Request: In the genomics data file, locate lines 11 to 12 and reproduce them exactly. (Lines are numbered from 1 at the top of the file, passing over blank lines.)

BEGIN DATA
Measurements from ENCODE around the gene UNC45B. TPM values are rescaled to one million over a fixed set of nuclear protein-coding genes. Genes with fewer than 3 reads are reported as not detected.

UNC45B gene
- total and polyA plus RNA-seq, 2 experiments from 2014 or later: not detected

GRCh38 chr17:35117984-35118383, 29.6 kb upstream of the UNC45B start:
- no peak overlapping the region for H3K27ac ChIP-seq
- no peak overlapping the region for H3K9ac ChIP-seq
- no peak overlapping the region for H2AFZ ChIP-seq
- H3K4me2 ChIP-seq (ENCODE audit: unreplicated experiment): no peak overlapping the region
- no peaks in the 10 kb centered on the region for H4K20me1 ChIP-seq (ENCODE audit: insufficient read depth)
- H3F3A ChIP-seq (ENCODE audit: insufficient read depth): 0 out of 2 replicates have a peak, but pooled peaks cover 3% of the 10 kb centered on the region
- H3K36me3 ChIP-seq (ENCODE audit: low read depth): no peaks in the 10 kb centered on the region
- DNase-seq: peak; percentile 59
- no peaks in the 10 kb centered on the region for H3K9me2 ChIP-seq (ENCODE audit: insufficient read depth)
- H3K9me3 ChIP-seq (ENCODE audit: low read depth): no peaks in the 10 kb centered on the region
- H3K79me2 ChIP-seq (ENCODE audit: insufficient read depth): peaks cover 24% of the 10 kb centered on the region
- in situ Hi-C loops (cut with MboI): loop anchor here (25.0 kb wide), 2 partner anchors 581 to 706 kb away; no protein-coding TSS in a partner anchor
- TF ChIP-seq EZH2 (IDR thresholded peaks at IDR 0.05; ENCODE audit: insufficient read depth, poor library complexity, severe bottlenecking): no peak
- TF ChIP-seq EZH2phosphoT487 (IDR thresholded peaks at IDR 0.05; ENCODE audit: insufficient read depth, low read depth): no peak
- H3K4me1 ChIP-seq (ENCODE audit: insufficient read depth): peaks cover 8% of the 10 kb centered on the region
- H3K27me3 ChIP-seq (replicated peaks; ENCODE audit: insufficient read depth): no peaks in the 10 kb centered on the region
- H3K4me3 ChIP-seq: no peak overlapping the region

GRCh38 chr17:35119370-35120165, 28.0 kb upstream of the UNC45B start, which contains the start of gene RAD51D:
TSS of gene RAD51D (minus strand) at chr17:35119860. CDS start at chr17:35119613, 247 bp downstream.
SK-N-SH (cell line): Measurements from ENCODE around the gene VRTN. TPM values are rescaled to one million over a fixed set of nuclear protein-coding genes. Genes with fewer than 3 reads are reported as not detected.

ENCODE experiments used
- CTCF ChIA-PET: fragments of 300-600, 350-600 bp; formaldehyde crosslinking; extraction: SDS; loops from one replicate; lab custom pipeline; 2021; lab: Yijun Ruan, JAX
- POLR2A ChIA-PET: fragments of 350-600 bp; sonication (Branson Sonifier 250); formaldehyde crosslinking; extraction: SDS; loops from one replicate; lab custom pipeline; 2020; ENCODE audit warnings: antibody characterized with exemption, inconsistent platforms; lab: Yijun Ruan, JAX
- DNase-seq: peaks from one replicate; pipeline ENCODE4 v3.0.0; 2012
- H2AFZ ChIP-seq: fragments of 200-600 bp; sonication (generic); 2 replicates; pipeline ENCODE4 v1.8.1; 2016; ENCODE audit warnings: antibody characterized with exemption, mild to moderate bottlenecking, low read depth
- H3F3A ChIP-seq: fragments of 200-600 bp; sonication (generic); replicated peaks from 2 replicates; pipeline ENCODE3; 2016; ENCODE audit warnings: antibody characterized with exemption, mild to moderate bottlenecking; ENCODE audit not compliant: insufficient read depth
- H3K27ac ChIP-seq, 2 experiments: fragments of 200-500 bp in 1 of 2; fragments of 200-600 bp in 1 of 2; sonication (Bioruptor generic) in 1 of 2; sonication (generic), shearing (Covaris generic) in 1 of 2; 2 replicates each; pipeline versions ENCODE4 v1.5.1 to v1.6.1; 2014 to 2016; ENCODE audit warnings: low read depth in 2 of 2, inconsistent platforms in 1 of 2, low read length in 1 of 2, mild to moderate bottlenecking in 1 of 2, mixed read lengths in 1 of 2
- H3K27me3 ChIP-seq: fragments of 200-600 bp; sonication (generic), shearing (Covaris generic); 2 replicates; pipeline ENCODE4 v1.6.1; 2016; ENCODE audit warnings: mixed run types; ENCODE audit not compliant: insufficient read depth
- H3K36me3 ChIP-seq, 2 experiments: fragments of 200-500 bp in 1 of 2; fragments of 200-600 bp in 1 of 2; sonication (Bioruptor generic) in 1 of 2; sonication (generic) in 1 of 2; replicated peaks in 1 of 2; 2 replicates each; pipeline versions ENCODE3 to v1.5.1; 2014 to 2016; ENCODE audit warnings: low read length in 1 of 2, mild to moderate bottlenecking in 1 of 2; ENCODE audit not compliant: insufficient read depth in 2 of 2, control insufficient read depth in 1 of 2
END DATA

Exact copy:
- H3K36me3 ChIP-seq (ENCODE audit: low read depth): no peaks in the 10 kb centered on the region
- DNase-seq: peak; percentile 59